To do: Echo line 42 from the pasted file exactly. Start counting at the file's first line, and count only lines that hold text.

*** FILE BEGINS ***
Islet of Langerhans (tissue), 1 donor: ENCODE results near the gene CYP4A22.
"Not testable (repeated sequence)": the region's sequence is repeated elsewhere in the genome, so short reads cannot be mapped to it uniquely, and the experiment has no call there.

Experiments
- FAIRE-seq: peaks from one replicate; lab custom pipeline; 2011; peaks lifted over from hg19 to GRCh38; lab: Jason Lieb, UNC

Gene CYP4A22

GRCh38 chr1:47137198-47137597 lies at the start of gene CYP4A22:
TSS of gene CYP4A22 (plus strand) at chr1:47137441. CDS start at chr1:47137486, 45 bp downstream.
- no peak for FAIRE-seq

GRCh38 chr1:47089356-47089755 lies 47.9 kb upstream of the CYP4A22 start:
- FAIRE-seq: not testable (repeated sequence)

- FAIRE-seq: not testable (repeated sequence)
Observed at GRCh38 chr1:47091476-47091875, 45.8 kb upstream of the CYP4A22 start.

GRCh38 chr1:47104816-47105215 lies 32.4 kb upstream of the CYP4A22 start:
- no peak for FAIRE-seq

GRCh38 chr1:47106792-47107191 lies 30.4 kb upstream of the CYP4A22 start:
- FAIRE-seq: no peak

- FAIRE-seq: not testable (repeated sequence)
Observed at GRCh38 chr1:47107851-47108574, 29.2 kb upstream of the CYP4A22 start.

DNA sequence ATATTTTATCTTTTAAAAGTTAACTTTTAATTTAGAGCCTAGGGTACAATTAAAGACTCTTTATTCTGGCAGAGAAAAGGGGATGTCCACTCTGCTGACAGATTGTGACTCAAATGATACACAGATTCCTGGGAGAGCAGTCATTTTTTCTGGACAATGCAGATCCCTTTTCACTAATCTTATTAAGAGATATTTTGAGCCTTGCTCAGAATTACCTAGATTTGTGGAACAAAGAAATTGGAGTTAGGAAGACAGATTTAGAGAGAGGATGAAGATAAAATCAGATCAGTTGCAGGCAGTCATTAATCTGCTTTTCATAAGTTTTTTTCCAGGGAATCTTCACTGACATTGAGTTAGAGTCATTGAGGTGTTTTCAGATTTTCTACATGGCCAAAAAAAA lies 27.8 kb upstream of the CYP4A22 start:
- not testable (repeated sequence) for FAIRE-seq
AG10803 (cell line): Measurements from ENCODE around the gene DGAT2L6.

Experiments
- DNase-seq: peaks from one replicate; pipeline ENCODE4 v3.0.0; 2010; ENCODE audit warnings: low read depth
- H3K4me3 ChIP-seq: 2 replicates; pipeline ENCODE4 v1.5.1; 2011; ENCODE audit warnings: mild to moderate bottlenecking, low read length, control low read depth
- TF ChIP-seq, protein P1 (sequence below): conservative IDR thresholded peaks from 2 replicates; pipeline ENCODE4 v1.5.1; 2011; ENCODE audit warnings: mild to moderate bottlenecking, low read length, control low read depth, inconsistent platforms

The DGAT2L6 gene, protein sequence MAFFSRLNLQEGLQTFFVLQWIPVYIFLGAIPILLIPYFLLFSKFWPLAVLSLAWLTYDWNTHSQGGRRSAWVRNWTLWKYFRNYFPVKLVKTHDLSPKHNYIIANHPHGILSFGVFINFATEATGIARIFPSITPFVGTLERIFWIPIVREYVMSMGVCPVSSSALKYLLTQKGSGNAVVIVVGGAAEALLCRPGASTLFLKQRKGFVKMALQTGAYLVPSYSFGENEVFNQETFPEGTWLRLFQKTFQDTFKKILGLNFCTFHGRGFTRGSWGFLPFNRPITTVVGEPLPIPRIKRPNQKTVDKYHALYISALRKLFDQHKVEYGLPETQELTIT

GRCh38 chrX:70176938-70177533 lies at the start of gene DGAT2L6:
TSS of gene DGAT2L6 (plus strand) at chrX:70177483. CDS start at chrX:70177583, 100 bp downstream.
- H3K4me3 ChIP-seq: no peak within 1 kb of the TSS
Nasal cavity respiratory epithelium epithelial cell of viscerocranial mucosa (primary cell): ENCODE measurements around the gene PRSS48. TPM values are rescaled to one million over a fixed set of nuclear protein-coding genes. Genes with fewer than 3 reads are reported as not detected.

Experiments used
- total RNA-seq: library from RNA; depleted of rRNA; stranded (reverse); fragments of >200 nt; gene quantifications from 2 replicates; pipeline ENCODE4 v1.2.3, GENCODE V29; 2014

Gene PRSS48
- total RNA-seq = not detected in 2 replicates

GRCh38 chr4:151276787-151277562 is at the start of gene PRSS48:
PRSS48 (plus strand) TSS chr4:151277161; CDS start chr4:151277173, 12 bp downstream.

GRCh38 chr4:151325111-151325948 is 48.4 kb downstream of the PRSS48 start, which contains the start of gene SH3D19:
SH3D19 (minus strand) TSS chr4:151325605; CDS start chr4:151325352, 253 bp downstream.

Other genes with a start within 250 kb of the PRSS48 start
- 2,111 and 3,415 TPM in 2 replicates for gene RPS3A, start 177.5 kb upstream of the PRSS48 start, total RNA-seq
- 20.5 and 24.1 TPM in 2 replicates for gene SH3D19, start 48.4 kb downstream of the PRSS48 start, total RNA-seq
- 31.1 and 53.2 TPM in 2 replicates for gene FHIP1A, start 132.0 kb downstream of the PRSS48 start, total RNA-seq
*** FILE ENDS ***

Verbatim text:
- 31.1 and 53.2 TPM in 2 replicates for gene FHIP1A, start 132.0 kb downstream of the PRSS48 start, total RNA-seq